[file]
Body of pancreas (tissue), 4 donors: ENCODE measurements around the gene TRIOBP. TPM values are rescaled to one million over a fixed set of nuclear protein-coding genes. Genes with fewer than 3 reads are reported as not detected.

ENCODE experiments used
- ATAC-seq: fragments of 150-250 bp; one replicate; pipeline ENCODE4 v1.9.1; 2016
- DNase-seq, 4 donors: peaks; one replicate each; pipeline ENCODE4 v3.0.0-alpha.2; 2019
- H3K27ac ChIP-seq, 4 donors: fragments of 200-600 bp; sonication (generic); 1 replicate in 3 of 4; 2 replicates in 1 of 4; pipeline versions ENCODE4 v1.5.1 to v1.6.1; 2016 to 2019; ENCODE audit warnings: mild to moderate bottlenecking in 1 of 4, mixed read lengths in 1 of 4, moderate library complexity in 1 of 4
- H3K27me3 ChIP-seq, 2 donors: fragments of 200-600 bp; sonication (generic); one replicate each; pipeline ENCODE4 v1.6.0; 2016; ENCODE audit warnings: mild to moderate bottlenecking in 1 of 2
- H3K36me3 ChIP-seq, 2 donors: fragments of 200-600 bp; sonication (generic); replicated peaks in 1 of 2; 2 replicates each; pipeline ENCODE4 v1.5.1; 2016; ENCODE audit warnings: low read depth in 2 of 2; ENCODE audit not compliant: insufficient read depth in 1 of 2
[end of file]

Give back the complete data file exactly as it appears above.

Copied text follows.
Body of pancreas (tissue), 4 donors: ENCODE measurements around the gene TRIOBP. TPM values are rescaled to one million over a fixed set of nuclear protein-coding genes. Genes with fewer than 3 reads are reported as not detected.

ENCODE experiments used
- ATAC-seq: fragments of 150-250 bp; one replicate; pipeline ENCODE4 v1.9.1; 2016
- DNase-seq, 4 donors: peaks; one replicate each; pipeline ENCODE4 v3.0.0-alpha.2; 2019
- H3K27ac ChIP-seq, 4 donors: fragments of 200-600 bp; sonication (generic); 1 replicate in 3 of 4; 2 replicates in 1 of 4; pipeline versions ENCODE4 v1.5.1 to v1.6.1; 2016 to 2019; ENCODE audit warnings: mild to moderate bottlenecking in 1 of 4, mixed read lengths in 1 of 4, moderate library complexity in 1 of 4
- H3K27me3 ChIP-seq, 2 donors: fragments of 200-600 bp; sonication (generic); one replicate each; pipeline ENCODE4 v1.6.0; 2016; ENCODE audit warnings: mild to moderate bottlenecking in 1 of 2
- H3K36me3 ChIP-seq, 2 donors: fragments of 200-600 bp; sonication (generic); replicated peaks in 1 of 2; 2 replicates each; pipeline ENCODE4 v1.5.1; 2016; ENCODE audit warnings: low read depth in 2 of 2; ENCODE audit not compliant: insufficient read depth in 1 of 2